important than oil. Thus, the king's official title is "Protector
of the Two Holy Mosques."
The royal family governs, not by suffrage-there has never been
an election in Saudi Arabia-but by an arrangement with a group
of 200 imams who are the direct descendants of the great eighteenth-century
Arabian, the imam Wahhab. In about 1760 Wahhab entered into an
alliance with the Al Saud royal family, giving the Al Sauds the
right to govern as long as they were willing to promote and protect
his particularly rigid and austere form of Islam. This 250-year-old
compact is still in force today and is the basis for the royal
family's grip on power.
Clearly the vast oil income has been very useful to Islam, for
the Al Saud family is the most lavish donor to Islam in the world
today. Last year when Crown Prince Abdullah traveled to North
Africa and Latin America, he dedicated numerous mosques, which
his family's beneficence had built. The worldwide evangelistic
effort of Islam is largely funded by the Saudis in support of
Saudi society is saturated by Islamic rules and practice. Five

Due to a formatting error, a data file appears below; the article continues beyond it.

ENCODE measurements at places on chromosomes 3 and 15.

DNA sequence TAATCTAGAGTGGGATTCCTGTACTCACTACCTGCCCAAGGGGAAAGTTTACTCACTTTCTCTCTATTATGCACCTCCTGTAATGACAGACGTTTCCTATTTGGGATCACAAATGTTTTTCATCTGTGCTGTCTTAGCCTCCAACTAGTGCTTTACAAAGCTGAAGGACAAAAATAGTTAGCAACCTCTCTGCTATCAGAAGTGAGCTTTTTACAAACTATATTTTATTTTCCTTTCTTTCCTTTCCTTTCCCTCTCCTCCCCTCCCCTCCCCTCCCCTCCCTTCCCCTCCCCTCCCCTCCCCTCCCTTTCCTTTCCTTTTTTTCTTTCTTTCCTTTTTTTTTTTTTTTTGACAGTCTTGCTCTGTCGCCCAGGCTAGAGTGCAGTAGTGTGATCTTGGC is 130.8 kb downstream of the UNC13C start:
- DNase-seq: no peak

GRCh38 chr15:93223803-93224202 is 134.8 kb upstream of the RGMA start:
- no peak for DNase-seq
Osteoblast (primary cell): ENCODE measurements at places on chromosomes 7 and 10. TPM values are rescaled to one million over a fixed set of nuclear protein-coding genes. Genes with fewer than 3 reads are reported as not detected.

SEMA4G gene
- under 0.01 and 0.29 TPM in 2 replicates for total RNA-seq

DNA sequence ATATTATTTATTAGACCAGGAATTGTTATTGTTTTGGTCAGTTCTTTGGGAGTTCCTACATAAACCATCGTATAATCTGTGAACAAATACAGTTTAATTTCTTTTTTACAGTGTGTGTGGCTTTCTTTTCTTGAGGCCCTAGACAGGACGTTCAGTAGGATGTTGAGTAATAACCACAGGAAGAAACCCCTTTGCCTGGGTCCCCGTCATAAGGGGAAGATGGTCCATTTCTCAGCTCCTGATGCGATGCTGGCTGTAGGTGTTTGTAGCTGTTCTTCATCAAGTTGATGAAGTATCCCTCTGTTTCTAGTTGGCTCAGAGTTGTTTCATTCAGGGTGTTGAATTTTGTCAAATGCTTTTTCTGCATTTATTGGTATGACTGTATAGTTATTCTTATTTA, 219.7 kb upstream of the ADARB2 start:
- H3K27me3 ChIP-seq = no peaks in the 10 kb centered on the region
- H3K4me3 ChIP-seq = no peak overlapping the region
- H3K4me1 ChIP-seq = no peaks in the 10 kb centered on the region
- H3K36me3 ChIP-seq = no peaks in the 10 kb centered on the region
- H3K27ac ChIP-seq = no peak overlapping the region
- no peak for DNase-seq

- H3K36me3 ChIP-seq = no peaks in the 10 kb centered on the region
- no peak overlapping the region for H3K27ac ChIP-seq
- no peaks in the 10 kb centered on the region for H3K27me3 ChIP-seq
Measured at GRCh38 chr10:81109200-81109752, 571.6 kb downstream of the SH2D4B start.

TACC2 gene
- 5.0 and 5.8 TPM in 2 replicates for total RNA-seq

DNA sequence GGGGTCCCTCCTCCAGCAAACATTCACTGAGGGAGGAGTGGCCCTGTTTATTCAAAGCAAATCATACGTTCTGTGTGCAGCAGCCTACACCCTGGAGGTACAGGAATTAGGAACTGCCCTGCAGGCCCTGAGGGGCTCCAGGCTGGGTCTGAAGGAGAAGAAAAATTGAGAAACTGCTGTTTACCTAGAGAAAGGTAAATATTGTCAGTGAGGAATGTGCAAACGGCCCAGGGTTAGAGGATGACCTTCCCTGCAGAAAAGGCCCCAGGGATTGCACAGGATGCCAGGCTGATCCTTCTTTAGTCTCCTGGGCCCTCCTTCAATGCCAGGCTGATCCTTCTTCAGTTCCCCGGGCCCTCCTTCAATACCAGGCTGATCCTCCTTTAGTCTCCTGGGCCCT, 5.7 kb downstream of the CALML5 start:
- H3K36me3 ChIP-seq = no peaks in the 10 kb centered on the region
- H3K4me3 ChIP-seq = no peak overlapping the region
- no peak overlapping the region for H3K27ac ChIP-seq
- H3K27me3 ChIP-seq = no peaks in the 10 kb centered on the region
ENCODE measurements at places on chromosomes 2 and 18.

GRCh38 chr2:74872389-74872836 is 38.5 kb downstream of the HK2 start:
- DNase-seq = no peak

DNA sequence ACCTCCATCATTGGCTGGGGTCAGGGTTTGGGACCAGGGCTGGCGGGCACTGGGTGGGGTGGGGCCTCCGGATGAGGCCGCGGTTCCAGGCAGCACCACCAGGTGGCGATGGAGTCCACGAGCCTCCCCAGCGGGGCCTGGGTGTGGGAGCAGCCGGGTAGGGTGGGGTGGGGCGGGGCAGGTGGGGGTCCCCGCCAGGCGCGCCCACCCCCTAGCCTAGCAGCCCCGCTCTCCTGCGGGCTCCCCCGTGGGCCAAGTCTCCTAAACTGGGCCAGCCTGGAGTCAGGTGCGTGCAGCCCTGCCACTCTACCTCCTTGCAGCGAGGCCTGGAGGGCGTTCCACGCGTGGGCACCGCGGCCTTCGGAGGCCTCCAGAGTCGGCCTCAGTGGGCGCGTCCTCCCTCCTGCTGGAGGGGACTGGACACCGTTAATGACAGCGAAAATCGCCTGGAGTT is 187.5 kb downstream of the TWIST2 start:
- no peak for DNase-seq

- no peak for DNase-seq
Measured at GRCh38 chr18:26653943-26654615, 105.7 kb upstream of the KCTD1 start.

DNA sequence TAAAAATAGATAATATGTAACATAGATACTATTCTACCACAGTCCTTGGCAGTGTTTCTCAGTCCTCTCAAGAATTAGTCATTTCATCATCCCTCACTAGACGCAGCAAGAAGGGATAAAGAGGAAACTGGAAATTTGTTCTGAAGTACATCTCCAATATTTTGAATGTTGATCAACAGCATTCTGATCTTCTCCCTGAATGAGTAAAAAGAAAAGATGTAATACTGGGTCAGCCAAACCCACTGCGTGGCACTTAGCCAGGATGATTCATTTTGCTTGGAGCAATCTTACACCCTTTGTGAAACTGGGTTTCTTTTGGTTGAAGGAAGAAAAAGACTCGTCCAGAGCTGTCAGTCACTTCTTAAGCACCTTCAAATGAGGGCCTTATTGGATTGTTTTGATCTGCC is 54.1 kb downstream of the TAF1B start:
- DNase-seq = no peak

times a day the loudspeakers in the minarets call people to prayer.
All shops, schools, factories, gas stations close; everything
but traffic stops for the half hour of the prayer time. Mosques
are being built on almost every street corner so that no one
needs to walk more than five minutes from home to pray. Religious
police from the "Presidency for the Protection of Virtue
and the Prevention of Vice" prowl the streets in GMC Suburbans,
watching for infractions of religious rules.
In most ways Saudi Arabia is more like sixteenth-century Reformation
Europe than like modern-day western culture. As modern-day Anabaptists,
we mused endlessly on what it means to be followers of Jesus
in Saudi Arabia. We asked, for example, what is the content of